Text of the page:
CASE STUDY: Designing a reverse osmosis system for real conditions

April 12, 2017
Multi-ion feeds firmly under control. 
The behavior of RO membranes is determined under realistic service conditions by a large number of parameters. Photo: Lanxess.

COLOGNE, GERMANY, APRIL 12, 2017 -- The more accurately a proposed concept offered to a customer takes account of the prevailing circumstances, the easier it is to satisfy the customer's needs. To ensure that the design process of reverse osmosis systems is even more successful in the future, specialty chemicals company LANXESS continuously carries out R&D in the field of water treatment.

Experts from the company presented the latest results – allowing an even better description of the separation behavior of reverse osmosis (RO) membranes under realistic application conditions – at the 3rd International Conference on Desalination using Membrane Technology, on the Spanish island of Gran Canaria from April 2-5, 2017.

Understanding complex correlations
The behavior of RO membranes is determined under realistic service conditions by a large number of parameters. The composition of the feed, for example, is of major importance. In practice, not only the common salt normally used in tests is dissolved in the feed, but other salts too. The rejection for these different salts or ions varies enormously. The pH and the temperature of the salt solution have, for each salt or ion, an individual influence on the success of separation.

In order to gain a better understanding of all these relationships, experts from LANXESS launched a research project that uses modern Design of Experiments (DoE) methods. Only in this way can the number of necessary trials be restricted to a reasonable level even where issues are complex. The goal of the present tests was to gain a better understanding in particular of the behavior of highly crosslinked Lewabrane membranes for the treatment of brackish water. The high crosslinkage level leads to a low effective pore size, bringing about the high rejection ability of these membranes. They are also noted for their high stability even in extreme pH and temperature ranges.

Measurements on salt mixtures
The experts were particularly interested in the separation properties of the membranes for different dissolved salts. Use was therefore made of a test mixture containing not only sodium chloride (2,000 mg/l), but also nitrate (200 mg/l), ammonium (35 mg/l), boron (6 mg/l) and silicate (75 mg/l). Such mixtures are found, for example, in industrial and household effluent, with some components also being found in agriculture, groundwater and seawater.

The separation behavior was examined both on isolated membranes and on complete reverse osmosis elements. The tests were carried out at feed pressures of 10.3 bar and 15.5 bar (low-energy or standard elements) and a yield of 15 percent in a pH range of 3 – 11, and at temperatures of 15 – 35 °C.

To be able to reliably measure the separation behavior in the complete parameter range with as small a number of experiments as possible, use was made of the Design of Experiments (DoE). This was done on the basis of the Response Surface Design method (RSD) in combination with a Central Composite Design (CCD). The evaluation of the experimental results was carried out by adjusting the measuring data to a square model.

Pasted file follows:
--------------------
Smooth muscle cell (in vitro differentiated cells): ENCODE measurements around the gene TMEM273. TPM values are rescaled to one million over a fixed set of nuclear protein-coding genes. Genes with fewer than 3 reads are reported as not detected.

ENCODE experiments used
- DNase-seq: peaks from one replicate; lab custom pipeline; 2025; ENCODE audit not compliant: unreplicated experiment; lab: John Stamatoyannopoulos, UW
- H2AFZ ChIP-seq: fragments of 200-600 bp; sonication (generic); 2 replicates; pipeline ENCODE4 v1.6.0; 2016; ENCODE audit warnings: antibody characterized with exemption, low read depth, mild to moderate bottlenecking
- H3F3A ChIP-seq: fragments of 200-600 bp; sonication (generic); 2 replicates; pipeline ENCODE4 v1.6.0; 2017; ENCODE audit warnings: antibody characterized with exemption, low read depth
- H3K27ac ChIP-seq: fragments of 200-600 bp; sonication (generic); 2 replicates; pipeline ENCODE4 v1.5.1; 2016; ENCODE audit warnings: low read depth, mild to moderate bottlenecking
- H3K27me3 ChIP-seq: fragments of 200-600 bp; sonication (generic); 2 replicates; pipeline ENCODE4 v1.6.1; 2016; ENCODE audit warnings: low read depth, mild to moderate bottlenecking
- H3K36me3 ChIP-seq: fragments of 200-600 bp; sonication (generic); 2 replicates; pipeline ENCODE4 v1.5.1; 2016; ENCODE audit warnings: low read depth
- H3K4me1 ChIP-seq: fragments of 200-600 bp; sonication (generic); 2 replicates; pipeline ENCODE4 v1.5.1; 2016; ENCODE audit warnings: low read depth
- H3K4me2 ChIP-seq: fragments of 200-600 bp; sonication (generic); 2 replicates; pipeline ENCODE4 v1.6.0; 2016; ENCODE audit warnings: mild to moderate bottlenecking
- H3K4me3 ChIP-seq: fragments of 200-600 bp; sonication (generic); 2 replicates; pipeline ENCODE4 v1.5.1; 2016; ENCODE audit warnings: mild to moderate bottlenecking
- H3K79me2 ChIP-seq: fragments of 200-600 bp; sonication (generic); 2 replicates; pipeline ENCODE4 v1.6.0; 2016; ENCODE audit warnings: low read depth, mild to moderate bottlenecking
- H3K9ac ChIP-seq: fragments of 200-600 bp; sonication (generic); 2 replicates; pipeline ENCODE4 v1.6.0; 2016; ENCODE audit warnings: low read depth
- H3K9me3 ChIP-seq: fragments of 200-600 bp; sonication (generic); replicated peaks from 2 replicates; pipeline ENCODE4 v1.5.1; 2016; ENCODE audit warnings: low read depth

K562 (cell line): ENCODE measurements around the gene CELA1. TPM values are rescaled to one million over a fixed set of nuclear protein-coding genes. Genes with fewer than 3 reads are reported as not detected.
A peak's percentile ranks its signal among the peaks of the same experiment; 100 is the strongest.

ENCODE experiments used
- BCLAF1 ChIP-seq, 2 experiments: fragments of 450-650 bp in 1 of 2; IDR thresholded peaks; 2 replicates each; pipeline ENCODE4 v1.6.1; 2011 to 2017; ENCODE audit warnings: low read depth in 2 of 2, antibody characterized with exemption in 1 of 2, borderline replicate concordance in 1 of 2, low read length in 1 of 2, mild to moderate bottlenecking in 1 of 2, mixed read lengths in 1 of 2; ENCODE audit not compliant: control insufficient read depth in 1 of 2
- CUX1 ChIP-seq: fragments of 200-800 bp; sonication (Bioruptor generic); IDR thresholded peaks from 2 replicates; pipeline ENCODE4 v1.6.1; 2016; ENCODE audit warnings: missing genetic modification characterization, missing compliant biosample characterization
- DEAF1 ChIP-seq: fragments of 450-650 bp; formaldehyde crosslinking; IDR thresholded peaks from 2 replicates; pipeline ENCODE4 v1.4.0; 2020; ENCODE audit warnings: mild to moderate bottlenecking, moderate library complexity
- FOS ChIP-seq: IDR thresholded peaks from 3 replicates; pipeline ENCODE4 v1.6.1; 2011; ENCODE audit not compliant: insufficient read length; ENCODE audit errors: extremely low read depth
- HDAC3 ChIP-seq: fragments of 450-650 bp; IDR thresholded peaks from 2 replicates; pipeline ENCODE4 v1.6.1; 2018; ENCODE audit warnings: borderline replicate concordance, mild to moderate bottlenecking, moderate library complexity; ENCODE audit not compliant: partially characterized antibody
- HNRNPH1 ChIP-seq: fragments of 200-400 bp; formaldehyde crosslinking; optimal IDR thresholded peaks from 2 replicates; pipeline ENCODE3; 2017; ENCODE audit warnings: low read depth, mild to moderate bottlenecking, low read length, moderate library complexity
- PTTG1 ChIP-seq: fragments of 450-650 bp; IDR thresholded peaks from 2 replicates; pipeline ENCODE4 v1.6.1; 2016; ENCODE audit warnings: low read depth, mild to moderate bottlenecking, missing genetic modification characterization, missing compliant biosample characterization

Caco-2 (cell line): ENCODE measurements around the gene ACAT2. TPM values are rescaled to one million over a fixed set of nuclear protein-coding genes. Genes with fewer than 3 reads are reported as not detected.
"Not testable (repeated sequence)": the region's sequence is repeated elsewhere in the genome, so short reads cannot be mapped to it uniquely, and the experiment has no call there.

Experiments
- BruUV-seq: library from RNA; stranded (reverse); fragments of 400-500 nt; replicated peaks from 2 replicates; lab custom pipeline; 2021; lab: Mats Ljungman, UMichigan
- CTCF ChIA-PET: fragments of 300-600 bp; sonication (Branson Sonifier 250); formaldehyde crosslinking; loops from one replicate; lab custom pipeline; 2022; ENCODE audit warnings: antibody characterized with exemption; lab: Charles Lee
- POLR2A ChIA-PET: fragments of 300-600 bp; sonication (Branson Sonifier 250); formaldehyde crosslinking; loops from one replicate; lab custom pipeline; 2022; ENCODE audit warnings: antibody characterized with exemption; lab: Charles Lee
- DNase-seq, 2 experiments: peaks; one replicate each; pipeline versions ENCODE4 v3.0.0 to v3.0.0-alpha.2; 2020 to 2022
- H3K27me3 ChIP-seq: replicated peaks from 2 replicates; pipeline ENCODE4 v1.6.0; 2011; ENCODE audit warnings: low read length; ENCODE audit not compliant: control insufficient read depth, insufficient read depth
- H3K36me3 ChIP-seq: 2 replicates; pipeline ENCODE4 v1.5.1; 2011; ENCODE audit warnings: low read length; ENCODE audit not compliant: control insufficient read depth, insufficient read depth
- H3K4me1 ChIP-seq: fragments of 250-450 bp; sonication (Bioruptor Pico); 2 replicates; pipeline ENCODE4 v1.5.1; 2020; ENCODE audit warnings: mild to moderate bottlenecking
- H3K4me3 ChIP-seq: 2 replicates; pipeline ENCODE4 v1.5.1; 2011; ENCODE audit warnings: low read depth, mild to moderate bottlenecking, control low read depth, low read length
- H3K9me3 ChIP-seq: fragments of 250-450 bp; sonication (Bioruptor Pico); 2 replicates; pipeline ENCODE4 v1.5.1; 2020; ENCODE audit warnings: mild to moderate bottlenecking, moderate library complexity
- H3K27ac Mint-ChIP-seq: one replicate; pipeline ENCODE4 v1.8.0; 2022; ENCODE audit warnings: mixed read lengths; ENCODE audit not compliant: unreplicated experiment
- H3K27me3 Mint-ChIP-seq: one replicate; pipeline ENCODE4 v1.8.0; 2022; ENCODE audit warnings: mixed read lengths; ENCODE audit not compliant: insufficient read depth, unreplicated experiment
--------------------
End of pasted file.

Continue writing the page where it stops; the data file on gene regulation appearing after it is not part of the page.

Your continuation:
The selected target values for the model were total salt rejection, rejection for individually dissolved components and the permeate flow.

Response surfaces for many application scenarios
The response surfaces derived from the test series describe the behavior of the membrane with regard to individual salts or ions over the entire pH and temperature range. For nitrate, for example, there was a clear pH dependence of rejection, with a maximum at pH 7-8 and with only a low dependence on temperature. The results were completely different, for example, with boron, where, in addition to the pH dependence, there was also a marked dependence of rejection on temperature.

The results allow the parameters for RO elements to be specifically selected so that optimal separation results can be obtained for the respective application. "So that we can utilize this potential in the best possible way to the benefit of our customers, the dependency functions obtained are immediately incorporated into the integrated design program, LewaPlus," explains Julien Ogier, head of the technical service laboratory for membranes in the Liquid Purification Technologies (LPT) business unit at LANXESS. "With the present version of LewaPlus, we have been working further on the aspect of user friendliness. For example, during the design of a reverse osmosis system, we can see directly how many simulations have been created for a direct comparison. Apart from that, we have improved the design of the pdf report for the condensate polishing module so that, for the progressive regeneration, the regenerant volume and the application concentration can now also be included," adds Ogier.

The LewaPlus design software can be downloaded free of charge at Detailed information on the products of the LANXESS LPT business unit can also be found there.

LANXESS is a leading specialty chemicals company with sales of EUR 7.7 billion in 2016 and about 16,700 employees in 25 countries. The company is currently represented at 54 production sites worldwide. The core business of LANXESS is the development, manufacturing and marketing of chemical intermediates, specialty chemicals and plastics. Through ARLANXEO, the joint venture with Saudi Aramco, LANXESS is also a leading supplier of synthetic rubber. LANXESS is listed in the leading sustainability indices Dow Jones Sustainability Index (DJSI World) and FTSE4Good.

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